This is because the object absorbsthe wavelengths of the light being thrown on it except the color it appears to be, which it reflects. So does this mean that that object is all colors except the one it appears to be? Or is our version of reality true?
Such questions may plague humanity for all of time, but alas, everyone has limited time on this globe, and so do I.
I sign off by saying that any comments are welcome, and that I experienced great enjoyment in putting my thoughts down, and I hope you too experience the same enjoyment and child-like wonder while reading them.
India is a land of many mysteries, but its temples are the foremost of them. Some speculate that they might have been UFO landing sites; others say that they were simply places for religious rituals. I am not talking about temples that have been built recently, those brick and mortar sites that dot India’s landscapes and dominate foreign perception of India; No, I am talking about temples of days long gone by, the temples that are now UNESCO world heritage sites(most of them are, anyways). Whatever they were built for, one thing to me is clear; they were not places for rituals alone. As I have already mentioned in my earlier blogs, the Indians were a highly advanced civilization and it seems absurd that such a civilization would build innumerable temples merely for idol worship. I recently had embarked on a pilgrimage (Ashtavinayak or the eight Ganapatis).
An interesting fact about these temples is that all their doorways are really low. That was the Peshwa way of ensuring that everybody bowed before God when they came in and went out of the inner sanctum. The original carvings and wood have been preserved as they were when they were built by the Peshwas but the temples themselves aren’t in their prime; they have been repainted in gaudy colours, they have railings installed all over the place, innumerable tourists are scattered over the place pointing, laughing and taking pictures and in some places ancient structures have been modified to make way for air conditioners and fans.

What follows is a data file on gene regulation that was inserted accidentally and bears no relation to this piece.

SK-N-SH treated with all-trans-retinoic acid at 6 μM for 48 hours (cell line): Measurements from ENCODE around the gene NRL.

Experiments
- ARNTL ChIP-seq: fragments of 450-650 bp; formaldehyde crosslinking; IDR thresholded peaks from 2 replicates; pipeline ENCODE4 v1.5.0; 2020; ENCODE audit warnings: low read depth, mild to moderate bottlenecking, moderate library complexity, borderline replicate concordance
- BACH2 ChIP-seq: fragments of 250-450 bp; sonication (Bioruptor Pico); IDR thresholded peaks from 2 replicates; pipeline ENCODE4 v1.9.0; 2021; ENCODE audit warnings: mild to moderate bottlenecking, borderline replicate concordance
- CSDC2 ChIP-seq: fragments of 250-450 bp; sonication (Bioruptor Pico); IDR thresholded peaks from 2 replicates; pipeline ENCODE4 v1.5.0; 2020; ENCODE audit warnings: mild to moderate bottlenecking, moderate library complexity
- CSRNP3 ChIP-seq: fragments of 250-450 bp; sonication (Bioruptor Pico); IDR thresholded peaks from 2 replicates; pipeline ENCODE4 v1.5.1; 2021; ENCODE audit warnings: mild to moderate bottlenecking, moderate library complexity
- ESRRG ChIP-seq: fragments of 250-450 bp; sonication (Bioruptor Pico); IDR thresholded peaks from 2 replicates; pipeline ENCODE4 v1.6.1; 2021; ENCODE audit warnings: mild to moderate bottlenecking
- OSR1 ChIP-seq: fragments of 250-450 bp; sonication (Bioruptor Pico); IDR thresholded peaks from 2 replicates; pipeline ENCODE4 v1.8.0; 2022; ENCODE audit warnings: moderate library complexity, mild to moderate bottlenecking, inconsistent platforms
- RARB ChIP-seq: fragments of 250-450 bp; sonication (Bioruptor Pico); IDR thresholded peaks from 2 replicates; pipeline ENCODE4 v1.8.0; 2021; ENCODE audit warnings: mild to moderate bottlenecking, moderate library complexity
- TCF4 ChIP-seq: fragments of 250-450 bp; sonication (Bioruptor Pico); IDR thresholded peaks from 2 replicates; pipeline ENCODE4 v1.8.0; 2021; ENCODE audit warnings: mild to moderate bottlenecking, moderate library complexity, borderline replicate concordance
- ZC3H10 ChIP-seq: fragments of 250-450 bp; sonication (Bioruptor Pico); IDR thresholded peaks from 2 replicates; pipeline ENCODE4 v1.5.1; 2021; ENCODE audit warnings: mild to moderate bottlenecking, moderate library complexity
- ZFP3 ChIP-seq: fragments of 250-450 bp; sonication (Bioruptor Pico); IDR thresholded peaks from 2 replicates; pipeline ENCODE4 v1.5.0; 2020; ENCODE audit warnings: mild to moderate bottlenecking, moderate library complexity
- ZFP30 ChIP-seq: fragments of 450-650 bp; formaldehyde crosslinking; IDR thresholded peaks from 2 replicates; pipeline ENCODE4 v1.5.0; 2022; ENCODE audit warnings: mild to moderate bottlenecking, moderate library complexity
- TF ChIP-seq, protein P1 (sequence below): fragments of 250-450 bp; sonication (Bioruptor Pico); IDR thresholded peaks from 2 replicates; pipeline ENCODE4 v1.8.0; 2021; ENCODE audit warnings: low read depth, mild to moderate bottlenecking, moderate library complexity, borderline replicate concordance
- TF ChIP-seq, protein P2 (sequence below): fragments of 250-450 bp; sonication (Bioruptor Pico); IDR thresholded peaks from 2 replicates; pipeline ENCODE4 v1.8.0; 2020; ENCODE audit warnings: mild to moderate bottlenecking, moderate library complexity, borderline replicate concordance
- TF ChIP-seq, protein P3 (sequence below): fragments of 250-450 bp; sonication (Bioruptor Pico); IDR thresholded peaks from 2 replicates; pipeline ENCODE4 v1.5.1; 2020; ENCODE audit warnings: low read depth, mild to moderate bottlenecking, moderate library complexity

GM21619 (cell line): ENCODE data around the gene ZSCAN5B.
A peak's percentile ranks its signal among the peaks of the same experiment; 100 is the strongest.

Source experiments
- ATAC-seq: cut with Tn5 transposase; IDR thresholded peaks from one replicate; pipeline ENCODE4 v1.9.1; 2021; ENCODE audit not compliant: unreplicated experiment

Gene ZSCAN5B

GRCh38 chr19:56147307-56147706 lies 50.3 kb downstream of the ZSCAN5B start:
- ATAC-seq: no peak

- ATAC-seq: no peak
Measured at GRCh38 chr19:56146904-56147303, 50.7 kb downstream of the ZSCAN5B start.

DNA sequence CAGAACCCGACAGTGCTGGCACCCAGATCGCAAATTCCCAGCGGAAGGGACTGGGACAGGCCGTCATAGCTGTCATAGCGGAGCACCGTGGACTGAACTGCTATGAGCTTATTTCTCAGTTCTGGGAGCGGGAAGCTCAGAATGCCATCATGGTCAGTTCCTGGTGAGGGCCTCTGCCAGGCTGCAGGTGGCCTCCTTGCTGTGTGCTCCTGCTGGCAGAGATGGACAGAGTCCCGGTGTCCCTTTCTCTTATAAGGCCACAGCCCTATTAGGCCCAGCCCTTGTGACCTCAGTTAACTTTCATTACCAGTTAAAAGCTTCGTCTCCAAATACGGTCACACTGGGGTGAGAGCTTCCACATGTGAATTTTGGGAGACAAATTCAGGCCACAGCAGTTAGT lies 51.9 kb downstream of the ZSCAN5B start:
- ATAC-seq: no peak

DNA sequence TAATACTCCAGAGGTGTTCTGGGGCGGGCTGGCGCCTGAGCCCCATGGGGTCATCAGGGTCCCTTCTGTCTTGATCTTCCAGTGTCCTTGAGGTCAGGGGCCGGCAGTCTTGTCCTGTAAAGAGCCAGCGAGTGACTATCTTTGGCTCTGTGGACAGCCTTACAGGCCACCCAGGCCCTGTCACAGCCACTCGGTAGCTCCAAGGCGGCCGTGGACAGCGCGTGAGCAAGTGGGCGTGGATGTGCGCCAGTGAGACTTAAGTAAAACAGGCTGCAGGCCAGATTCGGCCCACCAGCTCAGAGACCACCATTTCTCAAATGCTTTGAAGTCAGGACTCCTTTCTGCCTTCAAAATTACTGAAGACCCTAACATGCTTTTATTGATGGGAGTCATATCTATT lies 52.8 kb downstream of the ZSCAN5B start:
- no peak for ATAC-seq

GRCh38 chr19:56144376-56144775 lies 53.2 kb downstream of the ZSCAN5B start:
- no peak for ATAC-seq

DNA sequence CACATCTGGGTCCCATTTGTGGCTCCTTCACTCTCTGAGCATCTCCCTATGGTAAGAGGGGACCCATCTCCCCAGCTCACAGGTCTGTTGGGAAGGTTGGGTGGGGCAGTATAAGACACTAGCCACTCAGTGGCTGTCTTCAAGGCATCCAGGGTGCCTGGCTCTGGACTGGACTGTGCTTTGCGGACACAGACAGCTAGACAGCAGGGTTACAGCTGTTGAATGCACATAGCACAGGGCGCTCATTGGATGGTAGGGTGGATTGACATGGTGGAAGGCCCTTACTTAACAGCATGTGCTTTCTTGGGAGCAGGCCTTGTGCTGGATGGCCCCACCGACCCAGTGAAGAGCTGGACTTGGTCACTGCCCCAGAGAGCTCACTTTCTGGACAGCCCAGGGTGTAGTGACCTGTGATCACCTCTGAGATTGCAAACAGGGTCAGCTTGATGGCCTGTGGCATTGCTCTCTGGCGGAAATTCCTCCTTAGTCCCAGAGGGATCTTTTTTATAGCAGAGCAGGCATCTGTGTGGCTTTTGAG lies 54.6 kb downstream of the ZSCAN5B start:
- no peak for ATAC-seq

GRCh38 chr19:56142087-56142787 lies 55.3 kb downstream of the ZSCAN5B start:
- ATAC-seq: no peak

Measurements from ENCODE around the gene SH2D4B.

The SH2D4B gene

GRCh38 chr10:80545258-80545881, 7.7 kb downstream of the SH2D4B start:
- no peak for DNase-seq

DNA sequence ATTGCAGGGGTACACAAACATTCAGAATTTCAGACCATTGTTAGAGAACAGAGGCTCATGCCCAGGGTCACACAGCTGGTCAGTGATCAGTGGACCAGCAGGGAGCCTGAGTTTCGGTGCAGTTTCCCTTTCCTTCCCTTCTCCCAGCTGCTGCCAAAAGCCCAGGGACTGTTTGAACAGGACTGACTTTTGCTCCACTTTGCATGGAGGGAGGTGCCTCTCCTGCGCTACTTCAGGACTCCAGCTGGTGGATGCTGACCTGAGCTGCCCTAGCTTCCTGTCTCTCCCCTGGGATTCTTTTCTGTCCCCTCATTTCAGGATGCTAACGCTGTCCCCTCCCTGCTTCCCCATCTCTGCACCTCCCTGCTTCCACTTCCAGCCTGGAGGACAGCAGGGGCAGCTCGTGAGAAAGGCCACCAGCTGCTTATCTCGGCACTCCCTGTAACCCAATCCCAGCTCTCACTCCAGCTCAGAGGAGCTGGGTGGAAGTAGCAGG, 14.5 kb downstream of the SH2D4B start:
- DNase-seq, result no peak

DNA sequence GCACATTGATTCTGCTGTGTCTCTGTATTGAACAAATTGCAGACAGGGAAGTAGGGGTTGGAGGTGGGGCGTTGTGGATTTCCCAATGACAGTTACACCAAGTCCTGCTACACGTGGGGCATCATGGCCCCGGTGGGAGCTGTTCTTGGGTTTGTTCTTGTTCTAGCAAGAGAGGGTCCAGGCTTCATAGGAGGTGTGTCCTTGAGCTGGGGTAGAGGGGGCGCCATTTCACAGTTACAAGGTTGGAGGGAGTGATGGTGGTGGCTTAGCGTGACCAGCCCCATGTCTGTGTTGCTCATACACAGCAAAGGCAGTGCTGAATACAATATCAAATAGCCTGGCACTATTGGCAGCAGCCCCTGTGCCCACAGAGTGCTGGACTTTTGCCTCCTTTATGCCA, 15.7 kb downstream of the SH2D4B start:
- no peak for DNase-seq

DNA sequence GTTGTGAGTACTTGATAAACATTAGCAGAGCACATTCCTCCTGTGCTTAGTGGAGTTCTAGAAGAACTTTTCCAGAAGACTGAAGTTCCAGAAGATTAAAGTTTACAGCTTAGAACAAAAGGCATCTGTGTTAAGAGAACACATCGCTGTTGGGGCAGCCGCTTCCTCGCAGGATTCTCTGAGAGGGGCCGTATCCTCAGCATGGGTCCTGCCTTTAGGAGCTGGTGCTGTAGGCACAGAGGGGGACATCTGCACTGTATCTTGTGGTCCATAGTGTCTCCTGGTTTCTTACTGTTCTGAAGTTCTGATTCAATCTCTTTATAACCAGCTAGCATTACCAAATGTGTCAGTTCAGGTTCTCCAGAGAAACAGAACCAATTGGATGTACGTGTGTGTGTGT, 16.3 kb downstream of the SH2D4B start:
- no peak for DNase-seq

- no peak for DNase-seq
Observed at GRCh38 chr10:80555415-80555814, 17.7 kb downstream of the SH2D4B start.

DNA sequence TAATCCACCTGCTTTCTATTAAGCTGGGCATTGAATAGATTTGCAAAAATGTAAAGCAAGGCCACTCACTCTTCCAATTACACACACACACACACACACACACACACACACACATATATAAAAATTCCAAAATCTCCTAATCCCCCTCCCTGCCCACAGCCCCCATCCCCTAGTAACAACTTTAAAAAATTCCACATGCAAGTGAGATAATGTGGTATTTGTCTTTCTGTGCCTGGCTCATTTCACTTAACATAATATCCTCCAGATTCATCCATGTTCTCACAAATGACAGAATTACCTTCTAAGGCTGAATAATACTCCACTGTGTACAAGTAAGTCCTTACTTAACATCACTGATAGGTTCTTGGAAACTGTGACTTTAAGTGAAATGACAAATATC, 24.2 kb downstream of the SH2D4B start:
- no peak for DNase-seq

But even all this does nothing to reduce the spiritualism and mysticism of the place. There is an energy that prevails in all the eight temples, an ancient energy that is all-encompassing and yet formless. It is this energy that calms and energizes, relaxes and invigorates all at the same time. My belief is that it was due to this energy that the ancient Indians visited the temples i.e. these temples were places for spiritualism, reinvigoration and socialization among society, not to worship.
Though not a part of the traditional Ashtavinayak pilgrimage, I also visited Jejuri, the city of the mythical god Malhar (popularly known as Khandoba), the Maharashtrian incarnation of Shiva the destroyer. There is a tradition that involves hurling turmeric in the air. As a result, the entire place is bathed in turmeric, which imparts a wonderful yellow-golden colour. If you were to come across a huge yellow temple in the middle of a city b
athed in turmeric would you feel that you have come to the right place? I sure did. The earth, the carved stone and the turmeric in some strange way fitted together perfectly. The humongous crowd, the long flights of stairs and the turmeric did not distract but instead contributed to the extraordinary beauty of the place. The atmosphere there is electric with energy, and you feel as if sparks are going to fly in the air any moment. You have to go there and experience it for yourself to believe it.